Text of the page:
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An ineffectual venture: Attempting to counter discontentment through infidelity. This sentiment is reflected in Milan Kunderas The Unbearable Lightness of Being, Michel Gondrys Eternal Sunshine of the Spotless Mind, and Oscar Wilde

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An ineffectual venture: Attempting to counter discontentment through infidelity Individuals in modern relationships are frequently dissatisfied with their romantic situation, as they feel like they can achieve something "better". As a result, these individuals seek something more, often by committing adultery; these individuals feel they can escape their current reality and instead find something more to their "satisfaction". However, these individuals soon realize that trying to achieve perfection is futile, as it is only the pursuit of affairs and the associated secrecy that make the love "exciting". This sentiment is reflected in Milan Kundera's The Unbearable Lightness of Being, Michel Gondry's Eternal Sunshine of the Spotless Mind, and Oscar Wilde's Lady Windermere's Fan, as individuals in a relationship will inevitably develop a sense of ennui, arising from dissatisfaction or discontentment with commitment to their partner; this manifests in secret acts of adultery, which ultimately cause unhappiness for all individuals involved. For instance, in The Unbearable Lightness of Being, the main character Tomas has a string of lovers, who bring him only temporary happiness; when he marries, this strains his relationship with his wife, Tereza, and makes her continually suspicious of. ...read more.


and feel trapped because that's what happens" (Eternal Sunshine of the Spotless Mind). The characters use adultery in order to escape the "trapped" feeling they have, not necessarily for love or any particular romantic purpose. Despite knowing that Clementine used to be with Joel, another client of Lacuna Inc., Patrick has no particular remorse for his actions; Patrick merely wishes for his own selfish happiness. Stan, Patrick's colleague, sums up this sentiment: "You looked happy. Happy with a secret" (Ibid). In the end, it was the secrecy that made the characters temporarily satisfied, not the infidelity. As well, it is clear that both Clementine and Joel harbor feelings of boredom as well, since they sought to remove the memories of their relationship. Although the film ends with a relatively "happy ending" for the main characters, both characters acknowledge that they will still, eventually, tire of each other. Whilst eating in a restaurant, Joel wonders: "Are we like couples you see in restaurants? Are we the dining dead?" (Ibid)). His relationship with Clementine is evidently not one that always satisfies Joel's boredom; however, this is arguably the reality for many couples. ...read more.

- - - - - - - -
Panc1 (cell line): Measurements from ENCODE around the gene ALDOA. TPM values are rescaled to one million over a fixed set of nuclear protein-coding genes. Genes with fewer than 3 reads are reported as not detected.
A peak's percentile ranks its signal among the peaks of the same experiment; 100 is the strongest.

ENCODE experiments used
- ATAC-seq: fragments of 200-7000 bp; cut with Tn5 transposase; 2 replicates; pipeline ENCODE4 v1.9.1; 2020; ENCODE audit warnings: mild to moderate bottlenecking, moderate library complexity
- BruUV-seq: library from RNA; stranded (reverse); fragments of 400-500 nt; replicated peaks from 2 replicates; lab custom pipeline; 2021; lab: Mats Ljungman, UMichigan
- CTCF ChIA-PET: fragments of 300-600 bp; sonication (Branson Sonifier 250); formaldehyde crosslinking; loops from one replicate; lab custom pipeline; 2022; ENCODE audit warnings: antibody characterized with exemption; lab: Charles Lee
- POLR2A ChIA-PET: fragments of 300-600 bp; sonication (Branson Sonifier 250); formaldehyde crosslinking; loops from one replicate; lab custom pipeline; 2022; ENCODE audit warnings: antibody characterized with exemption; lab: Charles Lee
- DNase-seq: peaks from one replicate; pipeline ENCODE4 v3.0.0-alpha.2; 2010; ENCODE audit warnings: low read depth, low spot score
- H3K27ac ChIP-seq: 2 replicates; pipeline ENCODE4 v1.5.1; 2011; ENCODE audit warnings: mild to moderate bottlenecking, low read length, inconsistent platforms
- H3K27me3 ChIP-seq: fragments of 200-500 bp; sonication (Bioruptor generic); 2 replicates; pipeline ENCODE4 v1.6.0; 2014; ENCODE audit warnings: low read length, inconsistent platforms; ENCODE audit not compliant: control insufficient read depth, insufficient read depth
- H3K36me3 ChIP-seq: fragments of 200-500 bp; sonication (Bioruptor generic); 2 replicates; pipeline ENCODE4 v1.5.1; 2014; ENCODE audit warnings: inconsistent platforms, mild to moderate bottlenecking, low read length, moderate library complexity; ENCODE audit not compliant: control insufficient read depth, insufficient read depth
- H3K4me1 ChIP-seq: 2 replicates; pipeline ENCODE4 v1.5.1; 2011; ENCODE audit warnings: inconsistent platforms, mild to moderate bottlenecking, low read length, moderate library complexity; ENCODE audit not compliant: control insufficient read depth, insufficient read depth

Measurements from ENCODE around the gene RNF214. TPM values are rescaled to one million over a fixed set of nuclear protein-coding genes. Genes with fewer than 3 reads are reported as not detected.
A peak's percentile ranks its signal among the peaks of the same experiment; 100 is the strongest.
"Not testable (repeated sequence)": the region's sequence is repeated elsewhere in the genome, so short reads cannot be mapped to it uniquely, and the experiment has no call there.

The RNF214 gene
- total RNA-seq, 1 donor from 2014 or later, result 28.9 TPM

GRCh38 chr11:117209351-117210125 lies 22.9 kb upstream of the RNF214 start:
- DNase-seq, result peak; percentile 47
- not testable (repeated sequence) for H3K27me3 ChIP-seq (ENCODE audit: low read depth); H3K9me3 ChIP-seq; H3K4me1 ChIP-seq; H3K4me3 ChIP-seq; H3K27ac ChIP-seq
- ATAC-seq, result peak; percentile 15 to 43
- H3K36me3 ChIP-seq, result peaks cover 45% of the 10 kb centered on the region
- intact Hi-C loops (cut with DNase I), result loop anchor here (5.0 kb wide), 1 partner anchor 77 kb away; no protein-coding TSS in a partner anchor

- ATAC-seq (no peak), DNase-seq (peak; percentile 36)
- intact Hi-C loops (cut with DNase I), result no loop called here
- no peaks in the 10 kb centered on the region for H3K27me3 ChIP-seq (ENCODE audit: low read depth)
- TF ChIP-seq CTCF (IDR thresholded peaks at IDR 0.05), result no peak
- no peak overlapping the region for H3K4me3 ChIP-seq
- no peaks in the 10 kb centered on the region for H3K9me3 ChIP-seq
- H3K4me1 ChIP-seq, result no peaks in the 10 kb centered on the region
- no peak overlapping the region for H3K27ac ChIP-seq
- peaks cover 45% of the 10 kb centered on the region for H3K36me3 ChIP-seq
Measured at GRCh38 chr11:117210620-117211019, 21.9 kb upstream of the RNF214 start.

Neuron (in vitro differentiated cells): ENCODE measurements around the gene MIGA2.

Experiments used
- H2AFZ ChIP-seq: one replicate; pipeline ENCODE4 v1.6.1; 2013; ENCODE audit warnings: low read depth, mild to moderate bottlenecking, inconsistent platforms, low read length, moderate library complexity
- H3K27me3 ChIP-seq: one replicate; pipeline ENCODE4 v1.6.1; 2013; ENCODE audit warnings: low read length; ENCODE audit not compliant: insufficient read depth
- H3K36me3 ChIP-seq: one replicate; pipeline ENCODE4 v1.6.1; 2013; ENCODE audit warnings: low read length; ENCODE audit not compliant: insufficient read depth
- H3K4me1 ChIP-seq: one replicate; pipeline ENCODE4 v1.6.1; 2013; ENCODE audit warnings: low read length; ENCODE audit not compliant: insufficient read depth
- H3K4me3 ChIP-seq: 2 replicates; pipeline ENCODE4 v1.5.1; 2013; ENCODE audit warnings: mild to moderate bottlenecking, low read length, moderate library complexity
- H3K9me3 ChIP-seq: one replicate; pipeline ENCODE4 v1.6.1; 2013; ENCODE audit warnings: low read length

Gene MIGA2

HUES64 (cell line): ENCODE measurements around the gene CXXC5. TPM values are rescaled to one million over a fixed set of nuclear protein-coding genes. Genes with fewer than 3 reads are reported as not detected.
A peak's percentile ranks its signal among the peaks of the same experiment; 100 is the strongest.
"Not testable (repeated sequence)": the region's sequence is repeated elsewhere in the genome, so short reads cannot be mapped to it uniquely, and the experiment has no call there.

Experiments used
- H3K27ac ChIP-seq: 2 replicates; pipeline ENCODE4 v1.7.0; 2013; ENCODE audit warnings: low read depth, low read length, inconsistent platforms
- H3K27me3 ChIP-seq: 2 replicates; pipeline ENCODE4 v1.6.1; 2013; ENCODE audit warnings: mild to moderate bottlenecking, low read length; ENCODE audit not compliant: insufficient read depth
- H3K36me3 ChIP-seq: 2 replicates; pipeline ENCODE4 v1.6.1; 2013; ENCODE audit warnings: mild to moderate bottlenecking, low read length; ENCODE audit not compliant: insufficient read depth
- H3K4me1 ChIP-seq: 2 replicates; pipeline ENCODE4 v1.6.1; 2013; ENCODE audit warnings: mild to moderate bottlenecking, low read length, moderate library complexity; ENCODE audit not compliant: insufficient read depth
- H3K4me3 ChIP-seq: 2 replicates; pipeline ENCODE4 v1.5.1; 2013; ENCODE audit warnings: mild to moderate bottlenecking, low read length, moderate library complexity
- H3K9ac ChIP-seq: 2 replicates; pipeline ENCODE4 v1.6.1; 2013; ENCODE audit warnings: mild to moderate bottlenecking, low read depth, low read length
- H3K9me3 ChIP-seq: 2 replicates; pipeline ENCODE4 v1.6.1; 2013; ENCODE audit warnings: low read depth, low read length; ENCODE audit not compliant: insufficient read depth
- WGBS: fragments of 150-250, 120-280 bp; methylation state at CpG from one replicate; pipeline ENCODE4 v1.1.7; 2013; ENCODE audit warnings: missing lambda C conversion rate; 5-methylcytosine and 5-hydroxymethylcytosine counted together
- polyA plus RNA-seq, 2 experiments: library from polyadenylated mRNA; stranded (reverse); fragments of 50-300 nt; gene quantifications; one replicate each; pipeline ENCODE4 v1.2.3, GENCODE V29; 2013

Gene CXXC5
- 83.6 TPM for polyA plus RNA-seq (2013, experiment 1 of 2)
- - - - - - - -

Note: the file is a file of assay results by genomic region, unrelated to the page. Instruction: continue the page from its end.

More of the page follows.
In Act III, a minor character remarks: "In this world there are only two tragedies. One is not getting what one wants, and the other is getting it" (Wilde). In the end, both Lady and Lord Windermere achieve their desires; this is a tragedy for the audience, who knows the deceit that is still present in their relationship. This play shows that ignorance and secrecy really can bring "happiness" and even suspected infidelity can cause intended fissures in a relationship. In The Unbearable Lightness of Being by Milan Kundera, Eternal Sunshine of the Spotless Mind directed by Michel Gondry, and Lady Windermere's Fan by Oscar Wilde, the characters attempt to escape their unrelenting boredom and dissatisfaction of a commitment to their partner by committing infidelity; however, this does not bring them happiness, and ultimately causes misfortune for all involved. Unfortunately, infidelity and adultery is increasingly prevalent in society as individuals attempt to escape an ennui that will never end by seeking "satisfaction" elsewhere. However, infidelity never has a happy ending, and if the individuals are satisfied it is only a superficial and temporary satisfaction. In this modern day and age, individuals feel they need to strive for something more exciting in their relationships; however, this goal is often unachievable, and the quest for an unattainable happiness is often futile. ...read more.

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